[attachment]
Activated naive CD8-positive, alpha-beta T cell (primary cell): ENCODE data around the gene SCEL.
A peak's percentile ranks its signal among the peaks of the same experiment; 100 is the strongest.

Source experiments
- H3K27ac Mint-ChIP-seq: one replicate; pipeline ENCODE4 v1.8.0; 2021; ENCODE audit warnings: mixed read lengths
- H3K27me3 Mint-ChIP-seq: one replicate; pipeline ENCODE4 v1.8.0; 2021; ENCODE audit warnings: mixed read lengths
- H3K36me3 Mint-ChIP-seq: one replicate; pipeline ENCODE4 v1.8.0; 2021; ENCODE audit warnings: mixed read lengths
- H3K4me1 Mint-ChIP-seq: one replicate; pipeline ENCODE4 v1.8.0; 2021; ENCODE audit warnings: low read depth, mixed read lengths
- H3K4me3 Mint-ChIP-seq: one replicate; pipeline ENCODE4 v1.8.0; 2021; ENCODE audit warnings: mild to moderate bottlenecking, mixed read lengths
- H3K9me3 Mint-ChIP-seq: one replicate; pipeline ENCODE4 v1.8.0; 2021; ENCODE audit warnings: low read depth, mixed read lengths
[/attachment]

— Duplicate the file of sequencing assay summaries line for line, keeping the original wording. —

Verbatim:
Activated naive CD8-positive, alpha-beta T cell (primary cell): ENCODE data around the gene SCEL.
A peak's percentile ranks its signal among the peaks of the same experiment; 100 is the strongest.

Source experiments
- H3K27ac Mint-ChIP-seq: one replicate; pipeline ENCODE4 v1.8.0; 2021; ENCODE audit warnings: mixed read lengths
- H3K27me3 Mint-ChIP-seq: one replicate; pipeline ENCODE4 v1.8.0; 2021; ENCODE audit warnings: mixed read lengths
- H3K36me3 Mint-ChIP-seq: one replicate; pipeline ENCODE4 v1.8.0; 2021; ENCODE audit warnings: mixed read lengths
- H3K4me1 Mint-ChIP-seq: one replicate; pipeline ENCODE4 v1.8.0; 2021; ENCODE audit warnings: low read depth, mixed read lengths
- H3K4me3 Mint-ChIP-seq: one replicate; pipeline ENCODE4 v1.8.0; 2021; ENCODE audit warnings: mild to moderate bottlenecking, mixed read lengths
- H3K9me3 Mint-ChIP-seq: one replicate; pipeline ENCODE4 v1.8.0; 2021; ENCODE audit warnings: low read depth, mixed read lengths